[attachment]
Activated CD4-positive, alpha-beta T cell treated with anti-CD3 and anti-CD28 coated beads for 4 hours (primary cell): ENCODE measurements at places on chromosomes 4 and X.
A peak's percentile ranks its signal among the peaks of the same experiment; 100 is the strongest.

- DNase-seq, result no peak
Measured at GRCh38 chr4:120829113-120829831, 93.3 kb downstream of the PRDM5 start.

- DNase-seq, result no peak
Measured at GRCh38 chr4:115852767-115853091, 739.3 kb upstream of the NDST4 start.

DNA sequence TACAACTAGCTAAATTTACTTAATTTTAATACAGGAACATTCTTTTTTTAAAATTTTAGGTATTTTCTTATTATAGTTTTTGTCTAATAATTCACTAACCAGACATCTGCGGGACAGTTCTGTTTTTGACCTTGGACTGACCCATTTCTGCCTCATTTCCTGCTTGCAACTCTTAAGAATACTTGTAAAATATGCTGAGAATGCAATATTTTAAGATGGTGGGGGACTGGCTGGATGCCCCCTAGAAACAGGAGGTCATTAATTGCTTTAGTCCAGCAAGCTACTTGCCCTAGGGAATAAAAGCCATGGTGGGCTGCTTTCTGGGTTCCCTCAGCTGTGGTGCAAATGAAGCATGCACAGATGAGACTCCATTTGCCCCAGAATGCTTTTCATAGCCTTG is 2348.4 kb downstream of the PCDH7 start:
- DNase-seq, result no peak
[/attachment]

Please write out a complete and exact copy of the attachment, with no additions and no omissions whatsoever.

Activated CD4-positive, alpha-beta T cell treated with anti-CD3 and anti-CD28 coated beads for 4 hours (primary cell): ENCODE measurements at places on chromosomes 4 and X.
A peak's percentile ranks its signal among the peaks of the same experiment; 100 is the strongest.

- DNase-seq, result no peak
Measured at GRCh38 chr4:120829113-120829831, 93.3 kb downstream of the PRDM5 start.

- DNase-seq, result no peak
Measured at GRCh38 chr4:115852767-115853091, 739.3 kb upstream of the NDST4 start.

DNA sequence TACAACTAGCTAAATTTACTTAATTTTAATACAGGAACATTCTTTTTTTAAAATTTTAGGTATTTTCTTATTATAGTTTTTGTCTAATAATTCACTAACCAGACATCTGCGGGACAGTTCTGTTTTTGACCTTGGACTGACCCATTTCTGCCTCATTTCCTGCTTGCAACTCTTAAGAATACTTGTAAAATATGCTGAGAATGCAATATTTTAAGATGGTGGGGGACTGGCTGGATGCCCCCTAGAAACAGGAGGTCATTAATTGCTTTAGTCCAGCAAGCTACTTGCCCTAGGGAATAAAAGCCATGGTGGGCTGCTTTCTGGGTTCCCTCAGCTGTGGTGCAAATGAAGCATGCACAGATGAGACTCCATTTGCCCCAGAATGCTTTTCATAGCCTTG is 2348.4 kb downstream of the PCDH7 start:
- DNase-seq, result no peak